The Paris court of appealshas overturned a ruling that prevented the film L'Ex Femme de Ma Viefrom benefiting from French subsidies.
France's National CinemaCentre (CNC), responsible for granting subsidies to French and European films,appealed the decision on the film last year.
Recent controversy hasfocused on Jean-Pierre Jeunet's A Very Long Engagement, denied Frenchstatus last November despite its French cast, location and language.
At issue with both filmswas the involvement of 2003 Productions, a subsidiary of Warner Bros. France.The French cinema unions that brought the complaint against the films contendedthat 2003's ties to Warner made them a Hollywood films and therefore ineligiblefor state funding.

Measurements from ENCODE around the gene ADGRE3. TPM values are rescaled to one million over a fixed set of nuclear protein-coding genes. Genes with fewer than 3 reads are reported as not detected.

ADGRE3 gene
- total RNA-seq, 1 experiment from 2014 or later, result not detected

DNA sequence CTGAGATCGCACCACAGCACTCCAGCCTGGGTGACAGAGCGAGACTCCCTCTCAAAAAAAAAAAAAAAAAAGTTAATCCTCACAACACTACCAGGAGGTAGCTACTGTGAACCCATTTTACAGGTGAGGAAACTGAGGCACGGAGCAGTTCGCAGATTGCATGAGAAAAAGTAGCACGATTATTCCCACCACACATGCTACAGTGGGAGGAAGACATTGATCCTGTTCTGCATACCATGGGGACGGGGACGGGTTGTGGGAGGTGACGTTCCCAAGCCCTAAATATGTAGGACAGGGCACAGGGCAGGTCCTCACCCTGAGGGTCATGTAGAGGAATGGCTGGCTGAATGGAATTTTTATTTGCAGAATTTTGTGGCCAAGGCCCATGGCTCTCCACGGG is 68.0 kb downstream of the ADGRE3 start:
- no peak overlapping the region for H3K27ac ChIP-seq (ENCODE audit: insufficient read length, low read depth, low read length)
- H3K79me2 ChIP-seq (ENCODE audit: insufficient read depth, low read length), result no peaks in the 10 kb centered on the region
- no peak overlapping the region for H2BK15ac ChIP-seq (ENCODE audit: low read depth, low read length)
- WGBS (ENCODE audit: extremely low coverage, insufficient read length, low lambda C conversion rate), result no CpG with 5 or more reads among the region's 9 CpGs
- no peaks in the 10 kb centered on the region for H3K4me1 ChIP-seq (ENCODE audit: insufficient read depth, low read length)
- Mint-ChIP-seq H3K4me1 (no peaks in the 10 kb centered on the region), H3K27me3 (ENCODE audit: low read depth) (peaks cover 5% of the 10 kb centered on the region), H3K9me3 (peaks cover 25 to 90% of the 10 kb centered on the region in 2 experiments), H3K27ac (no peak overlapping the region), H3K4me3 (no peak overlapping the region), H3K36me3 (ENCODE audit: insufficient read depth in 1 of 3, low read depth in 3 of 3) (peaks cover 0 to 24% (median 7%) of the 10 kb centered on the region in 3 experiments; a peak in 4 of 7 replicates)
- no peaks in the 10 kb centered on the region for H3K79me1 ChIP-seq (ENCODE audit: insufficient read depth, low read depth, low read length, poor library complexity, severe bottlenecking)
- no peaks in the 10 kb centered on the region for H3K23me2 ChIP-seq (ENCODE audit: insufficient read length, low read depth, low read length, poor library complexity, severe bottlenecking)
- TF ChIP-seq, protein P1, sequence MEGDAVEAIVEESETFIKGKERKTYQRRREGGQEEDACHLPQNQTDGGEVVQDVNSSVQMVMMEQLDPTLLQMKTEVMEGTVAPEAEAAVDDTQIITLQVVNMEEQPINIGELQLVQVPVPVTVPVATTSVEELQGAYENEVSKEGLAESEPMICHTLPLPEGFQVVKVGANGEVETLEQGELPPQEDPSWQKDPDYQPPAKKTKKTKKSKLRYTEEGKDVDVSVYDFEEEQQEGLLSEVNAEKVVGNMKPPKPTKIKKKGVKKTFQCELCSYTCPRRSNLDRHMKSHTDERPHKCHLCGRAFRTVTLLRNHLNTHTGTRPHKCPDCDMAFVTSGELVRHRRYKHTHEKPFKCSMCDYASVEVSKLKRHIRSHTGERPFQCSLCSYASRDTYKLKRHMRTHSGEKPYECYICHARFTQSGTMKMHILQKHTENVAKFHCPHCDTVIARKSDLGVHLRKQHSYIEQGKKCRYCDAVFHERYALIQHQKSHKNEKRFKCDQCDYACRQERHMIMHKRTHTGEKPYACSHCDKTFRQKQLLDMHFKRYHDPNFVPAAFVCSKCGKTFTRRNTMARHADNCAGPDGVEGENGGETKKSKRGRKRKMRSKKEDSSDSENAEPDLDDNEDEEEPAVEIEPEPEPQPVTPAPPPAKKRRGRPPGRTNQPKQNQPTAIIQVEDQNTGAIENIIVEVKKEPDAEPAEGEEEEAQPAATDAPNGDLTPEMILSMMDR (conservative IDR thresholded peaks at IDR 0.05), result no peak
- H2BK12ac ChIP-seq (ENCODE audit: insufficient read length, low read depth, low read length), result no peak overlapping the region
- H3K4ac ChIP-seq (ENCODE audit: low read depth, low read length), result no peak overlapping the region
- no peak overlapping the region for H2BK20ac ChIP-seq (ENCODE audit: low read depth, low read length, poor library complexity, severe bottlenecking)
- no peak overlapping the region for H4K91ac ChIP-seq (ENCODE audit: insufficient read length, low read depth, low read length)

The other two Frenchproduction companies for L'Ex Femme de Ma Vie, Josy Films and Ice 3,were unable to claim subsidies as a result.
The appeals court, however,reinstated the films right to claim funding, finding that 2003 acted as aco-producer and not an executive producer for L'Ex Femme de Ma Vie.
Jeunet's film, on the otherhand, did not fare as well in appeals court. In June the court upheld thedecision on A Very Long Engagement, reasoning that 2003 Productions wasthe sole producer.
The Independent Producers'Association and the Independent Producers' Union, who spearheaded the suitagainst 2003 Productions have been ordered to pay Euros 3,000 each to thecompany.
Earlier this year, Frenchculture minister Renaud Donnedieu de Vabres announced plans to open the subsidysystem up to non-European production companies, under specific criteria.